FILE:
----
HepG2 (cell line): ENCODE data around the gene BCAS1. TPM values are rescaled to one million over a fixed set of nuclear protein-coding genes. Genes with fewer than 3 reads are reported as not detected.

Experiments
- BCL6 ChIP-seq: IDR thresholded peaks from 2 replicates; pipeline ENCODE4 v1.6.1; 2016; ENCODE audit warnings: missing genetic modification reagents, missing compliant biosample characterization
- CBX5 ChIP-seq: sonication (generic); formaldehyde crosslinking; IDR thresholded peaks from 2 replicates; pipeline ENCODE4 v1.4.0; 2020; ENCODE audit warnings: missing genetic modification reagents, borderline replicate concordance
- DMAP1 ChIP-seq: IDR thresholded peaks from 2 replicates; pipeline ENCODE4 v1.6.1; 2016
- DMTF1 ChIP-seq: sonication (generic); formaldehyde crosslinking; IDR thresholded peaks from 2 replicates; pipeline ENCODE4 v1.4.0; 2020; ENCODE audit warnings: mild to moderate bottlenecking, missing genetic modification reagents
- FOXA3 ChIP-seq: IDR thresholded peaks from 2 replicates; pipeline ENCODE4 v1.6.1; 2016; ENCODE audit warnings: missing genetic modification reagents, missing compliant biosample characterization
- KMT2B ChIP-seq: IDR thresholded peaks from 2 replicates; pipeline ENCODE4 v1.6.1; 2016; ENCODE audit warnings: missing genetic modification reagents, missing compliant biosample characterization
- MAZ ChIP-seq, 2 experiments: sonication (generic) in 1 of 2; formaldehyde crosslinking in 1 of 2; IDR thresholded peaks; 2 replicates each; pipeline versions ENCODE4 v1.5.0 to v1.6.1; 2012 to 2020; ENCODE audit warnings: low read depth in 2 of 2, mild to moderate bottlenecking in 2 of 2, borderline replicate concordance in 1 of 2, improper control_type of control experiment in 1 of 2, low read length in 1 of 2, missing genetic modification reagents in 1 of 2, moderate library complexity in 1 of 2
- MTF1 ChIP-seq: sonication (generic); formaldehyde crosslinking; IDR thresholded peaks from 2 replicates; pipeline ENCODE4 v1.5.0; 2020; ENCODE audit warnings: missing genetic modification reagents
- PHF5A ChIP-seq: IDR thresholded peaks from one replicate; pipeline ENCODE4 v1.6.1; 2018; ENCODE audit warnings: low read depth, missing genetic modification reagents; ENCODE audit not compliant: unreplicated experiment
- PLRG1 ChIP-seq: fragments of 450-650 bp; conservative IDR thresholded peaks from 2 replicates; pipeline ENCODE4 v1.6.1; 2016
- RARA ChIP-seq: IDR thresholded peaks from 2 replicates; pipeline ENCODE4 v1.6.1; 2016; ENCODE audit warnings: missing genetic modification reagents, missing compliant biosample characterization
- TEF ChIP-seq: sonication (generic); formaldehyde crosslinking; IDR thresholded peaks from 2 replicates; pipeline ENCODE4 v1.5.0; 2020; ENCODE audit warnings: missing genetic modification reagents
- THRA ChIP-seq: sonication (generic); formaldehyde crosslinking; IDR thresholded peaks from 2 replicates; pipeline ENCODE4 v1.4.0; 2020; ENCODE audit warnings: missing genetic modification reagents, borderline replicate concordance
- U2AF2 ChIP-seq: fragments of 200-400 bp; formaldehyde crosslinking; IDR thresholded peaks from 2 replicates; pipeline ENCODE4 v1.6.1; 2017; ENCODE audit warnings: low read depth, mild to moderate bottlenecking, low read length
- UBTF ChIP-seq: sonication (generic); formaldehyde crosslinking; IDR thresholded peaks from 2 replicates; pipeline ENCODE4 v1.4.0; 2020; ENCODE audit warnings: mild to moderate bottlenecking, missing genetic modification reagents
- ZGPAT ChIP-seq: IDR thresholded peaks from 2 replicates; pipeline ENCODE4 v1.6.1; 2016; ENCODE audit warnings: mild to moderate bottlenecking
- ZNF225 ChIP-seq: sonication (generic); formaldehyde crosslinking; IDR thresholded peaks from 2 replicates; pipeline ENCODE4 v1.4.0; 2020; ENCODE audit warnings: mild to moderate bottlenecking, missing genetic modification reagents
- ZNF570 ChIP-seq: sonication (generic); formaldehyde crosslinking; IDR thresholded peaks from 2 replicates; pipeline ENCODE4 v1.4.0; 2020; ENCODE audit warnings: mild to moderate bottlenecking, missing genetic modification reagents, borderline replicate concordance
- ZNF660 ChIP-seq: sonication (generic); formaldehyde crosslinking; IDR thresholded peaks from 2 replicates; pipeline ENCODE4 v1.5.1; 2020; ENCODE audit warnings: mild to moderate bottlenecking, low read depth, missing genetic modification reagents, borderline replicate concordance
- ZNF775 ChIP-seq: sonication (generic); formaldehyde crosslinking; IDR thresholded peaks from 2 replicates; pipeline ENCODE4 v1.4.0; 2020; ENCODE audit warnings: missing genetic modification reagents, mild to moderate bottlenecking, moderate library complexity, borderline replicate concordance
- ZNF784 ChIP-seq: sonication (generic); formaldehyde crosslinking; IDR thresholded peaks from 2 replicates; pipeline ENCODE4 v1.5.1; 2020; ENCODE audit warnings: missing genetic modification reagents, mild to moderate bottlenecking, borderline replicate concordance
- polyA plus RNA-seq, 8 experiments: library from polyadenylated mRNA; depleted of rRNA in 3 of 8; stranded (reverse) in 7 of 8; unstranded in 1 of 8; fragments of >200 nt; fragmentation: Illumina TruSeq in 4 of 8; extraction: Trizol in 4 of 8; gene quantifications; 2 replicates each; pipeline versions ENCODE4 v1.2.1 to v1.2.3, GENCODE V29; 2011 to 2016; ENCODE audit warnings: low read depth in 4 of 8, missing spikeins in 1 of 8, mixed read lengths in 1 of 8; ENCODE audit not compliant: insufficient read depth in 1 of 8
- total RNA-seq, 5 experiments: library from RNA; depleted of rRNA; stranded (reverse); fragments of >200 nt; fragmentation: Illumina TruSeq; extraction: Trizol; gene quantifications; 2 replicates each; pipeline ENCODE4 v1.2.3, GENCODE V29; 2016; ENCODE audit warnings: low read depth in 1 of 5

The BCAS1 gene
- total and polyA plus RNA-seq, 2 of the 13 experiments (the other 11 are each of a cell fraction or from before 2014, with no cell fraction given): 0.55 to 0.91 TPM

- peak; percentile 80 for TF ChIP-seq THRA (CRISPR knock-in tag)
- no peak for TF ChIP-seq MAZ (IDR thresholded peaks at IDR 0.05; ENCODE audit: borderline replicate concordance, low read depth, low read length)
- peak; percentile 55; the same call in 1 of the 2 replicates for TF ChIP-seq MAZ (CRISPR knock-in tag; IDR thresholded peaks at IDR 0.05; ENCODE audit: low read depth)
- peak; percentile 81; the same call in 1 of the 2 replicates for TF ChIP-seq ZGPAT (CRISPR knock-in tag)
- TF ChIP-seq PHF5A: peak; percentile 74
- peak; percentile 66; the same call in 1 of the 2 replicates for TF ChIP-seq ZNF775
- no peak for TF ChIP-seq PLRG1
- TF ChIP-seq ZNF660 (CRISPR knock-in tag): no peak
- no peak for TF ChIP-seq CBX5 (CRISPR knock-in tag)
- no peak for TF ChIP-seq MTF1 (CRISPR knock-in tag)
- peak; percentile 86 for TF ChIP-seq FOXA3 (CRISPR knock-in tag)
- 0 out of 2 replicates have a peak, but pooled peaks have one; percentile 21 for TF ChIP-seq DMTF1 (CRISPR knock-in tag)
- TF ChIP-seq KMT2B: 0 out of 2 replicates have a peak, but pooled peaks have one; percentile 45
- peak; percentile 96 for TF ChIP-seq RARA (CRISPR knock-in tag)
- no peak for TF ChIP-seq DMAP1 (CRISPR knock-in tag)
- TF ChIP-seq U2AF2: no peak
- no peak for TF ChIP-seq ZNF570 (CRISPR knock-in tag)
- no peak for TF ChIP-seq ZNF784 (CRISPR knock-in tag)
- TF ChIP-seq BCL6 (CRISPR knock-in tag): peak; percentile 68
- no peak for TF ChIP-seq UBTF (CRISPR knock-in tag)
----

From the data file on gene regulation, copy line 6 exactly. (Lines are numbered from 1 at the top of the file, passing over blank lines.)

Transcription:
- DMTF1 ChIP-seq: sonication (generic); formaldehyde crosslinking; IDR thresholded peaks from 2 replicates; pipeline ENCODE4 v1.4.0; 2020; ENCODE audit warnings: mild to moderate bottlenecking, missing genetic modification reagents